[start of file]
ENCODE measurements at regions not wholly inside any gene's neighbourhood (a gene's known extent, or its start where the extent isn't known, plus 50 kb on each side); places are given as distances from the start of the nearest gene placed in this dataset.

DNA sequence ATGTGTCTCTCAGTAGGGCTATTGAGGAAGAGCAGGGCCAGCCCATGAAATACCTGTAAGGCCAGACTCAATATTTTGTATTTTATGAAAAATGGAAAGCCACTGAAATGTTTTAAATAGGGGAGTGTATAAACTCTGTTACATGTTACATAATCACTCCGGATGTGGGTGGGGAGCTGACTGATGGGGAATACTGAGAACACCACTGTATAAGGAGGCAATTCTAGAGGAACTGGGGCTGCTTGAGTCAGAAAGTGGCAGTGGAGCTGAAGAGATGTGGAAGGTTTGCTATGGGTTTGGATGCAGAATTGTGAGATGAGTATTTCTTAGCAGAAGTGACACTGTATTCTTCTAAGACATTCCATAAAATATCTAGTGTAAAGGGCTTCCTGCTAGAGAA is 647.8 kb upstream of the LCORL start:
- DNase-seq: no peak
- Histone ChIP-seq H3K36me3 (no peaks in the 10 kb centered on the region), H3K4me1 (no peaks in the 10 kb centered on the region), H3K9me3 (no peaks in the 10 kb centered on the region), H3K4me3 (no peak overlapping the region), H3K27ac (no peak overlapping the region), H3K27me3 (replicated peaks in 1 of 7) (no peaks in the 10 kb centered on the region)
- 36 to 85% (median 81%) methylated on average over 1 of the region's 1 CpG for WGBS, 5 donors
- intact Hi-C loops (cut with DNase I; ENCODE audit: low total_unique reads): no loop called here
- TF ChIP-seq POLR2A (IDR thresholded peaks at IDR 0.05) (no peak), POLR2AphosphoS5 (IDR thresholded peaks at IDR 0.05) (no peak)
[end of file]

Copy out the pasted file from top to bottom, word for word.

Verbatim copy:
ENCODE measurements at regions not wholly inside any gene's neighbourhood (a gene's known extent, or its start where the extent isn't known, plus 50 kb on each side); places are given as distances from the start of the nearest gene placed in this dataset.

DNA sequence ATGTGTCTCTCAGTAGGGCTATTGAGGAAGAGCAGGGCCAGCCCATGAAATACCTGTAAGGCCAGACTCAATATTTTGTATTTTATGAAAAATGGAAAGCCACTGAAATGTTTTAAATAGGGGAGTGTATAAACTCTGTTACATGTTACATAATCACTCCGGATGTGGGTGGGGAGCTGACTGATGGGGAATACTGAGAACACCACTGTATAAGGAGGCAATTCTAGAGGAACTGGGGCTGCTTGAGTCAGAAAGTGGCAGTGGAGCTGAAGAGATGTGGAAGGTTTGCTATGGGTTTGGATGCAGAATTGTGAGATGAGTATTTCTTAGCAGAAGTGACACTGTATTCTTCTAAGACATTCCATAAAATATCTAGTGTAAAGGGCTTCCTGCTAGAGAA is 647.8 kb upstream of the LCORL start:
- DNase-seq: no peak
- Histone ChIP-seq H3K36me3 (no peaks in the 10 kb centered on the region), H3K4me1 (no peaks in the 10 kb centered on the region), H3K9me3 (no peaks in the 10 kb centered on the region), H3K4me3 (no peak overlapping the region), H3K27ac (no peak overlapping the region), H3K27me3 (replicated peaks in 1 of 7) (no peaks in the 10 kb centered on the region)
- 36 to 85% (median 81%) methylated on average over 1 of the region's 1 CpG for WGBS, 5 donors
- intact Hi-C loops (cut with DNase I; ENCODE audit: low total_unique reads): no loop called here
- TF ChIP-seq POLR2A (IDR thresholded peaks at IDR 0.05) (no peak), POLR2AphosphoS5 (IDR thresholded peaks at IDR 0.05) (no peak)